Coronavirus: Stay fit to fight the virus, say medics

By Mary O'Connor
BBC News

  • Published
Women working out in a fieldImage source, Getty Images

People should prepare to fight coronavirus like they would prepare for surgery by staying fit and healthy, say medics.

Experts at the Centre for Perioperative Care (CPOC) say a healthy diet will reduce the risk of becoming severely ill with the virus.

They say people should exercise, have alcohol-free days and quit smoking.

Such measures could make it less likely they'd be admitted to intensive care, says CPOC.

Its deputy director Scarlett McNally, a consultant orthopaedic surgeon, said there has been "a lot of very important advice" on how to cut the risk of becoming infected.

But there was "little on the importance of preparing in case the virus is contracted", she added.

CPOC is encouraging people to take brisk exercise, stop smoking, maintain good nutrition and mental health and have alcohol free days to reduce their chances of becoming severely ill from the virus and over-burdening the NHS.

People are also being urged to take action now to cut the risk of developing other health problems which could put further strain on the NHS.

Mrs McNally said people - especially those in a 'vulnerable high-risk group' - should be taking exercise, "so that if they catch the virus, they are less likely to need intensive care".

CPOC, an initiative based at the Royal College of Anaesthetists, involves medics from different specialisms working together on how they can improve the care and outcomes of patients having surgery.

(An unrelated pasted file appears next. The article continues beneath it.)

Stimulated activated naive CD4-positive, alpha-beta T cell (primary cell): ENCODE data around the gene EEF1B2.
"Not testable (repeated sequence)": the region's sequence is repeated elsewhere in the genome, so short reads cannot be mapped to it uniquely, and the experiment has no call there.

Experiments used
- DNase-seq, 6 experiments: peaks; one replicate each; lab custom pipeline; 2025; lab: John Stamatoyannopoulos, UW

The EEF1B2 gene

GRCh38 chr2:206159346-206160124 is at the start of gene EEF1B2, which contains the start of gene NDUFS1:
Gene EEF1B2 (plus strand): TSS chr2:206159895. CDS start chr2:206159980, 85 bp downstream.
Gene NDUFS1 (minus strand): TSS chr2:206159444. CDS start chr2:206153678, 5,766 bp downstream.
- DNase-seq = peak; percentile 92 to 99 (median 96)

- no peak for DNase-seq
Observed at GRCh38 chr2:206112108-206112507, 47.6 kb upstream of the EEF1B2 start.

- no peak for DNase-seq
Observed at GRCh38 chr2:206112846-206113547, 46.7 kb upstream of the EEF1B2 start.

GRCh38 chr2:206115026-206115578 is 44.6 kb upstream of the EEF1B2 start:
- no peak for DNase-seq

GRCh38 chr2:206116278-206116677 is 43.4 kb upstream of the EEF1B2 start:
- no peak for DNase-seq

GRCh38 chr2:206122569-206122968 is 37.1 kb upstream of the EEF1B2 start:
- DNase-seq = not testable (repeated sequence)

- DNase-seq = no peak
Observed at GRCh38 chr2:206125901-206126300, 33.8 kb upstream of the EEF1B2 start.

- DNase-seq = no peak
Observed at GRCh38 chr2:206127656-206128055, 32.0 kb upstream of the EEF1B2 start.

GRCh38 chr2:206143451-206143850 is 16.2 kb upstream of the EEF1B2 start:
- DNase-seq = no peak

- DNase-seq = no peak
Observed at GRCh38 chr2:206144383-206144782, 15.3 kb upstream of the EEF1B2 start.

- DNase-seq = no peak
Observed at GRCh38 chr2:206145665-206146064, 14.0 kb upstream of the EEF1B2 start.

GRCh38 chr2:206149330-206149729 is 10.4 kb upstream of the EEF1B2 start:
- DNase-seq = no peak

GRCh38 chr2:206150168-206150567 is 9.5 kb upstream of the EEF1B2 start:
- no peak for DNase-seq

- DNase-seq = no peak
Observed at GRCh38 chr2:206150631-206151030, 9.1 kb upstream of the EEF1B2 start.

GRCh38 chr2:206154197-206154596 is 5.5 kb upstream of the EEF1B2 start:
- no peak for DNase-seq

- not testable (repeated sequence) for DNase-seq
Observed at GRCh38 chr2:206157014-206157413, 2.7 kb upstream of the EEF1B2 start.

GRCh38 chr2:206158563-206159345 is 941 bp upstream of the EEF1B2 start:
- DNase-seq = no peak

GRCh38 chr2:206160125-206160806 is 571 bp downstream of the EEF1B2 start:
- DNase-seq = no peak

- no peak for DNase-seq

Mrs McNally says its Fitter, Better, Sooner advice aimed at preparing patients for operations is "immediately applicable to Covid-19 infection".

She said: "We have good data showing that people who are prepared for an operation have better outcomes. Results are quick."

Experts in China, where the virus originated, "found less fit people with medical conditions were five times more likely to have a worse outcome from Covid-19; and smokers three times more likely to have this result", she added.

Prof Chris Whitty, the UK government's chief medical adviser, has previously warned smoking is "an additional vulnerability" for healthy people, and said now would be a "very good moment" for people to quit.

People are permitted to leave their homes to exercise once per day, either alone or with members of their household, under the government's current social distancing rules.

What is CPOC's advice?

  • Stop smoking
  • Take exercise unless you are unwell with the virus: ideally a brisk walk, cycle or jog. Strengthening and balance exercises are also recommended
  • Those aged over 70 - considered to be at increased risk of severe illness from the virus - are allowed outside, unless they have been otherwise advised, and should keep two metres from others and not touch anything
  • Maintain a good diet, including trying smaller portion sizes and planning ahead for meals
  • Maintain your mental health, including getting a good night's sleep
  • Have alcohol-free days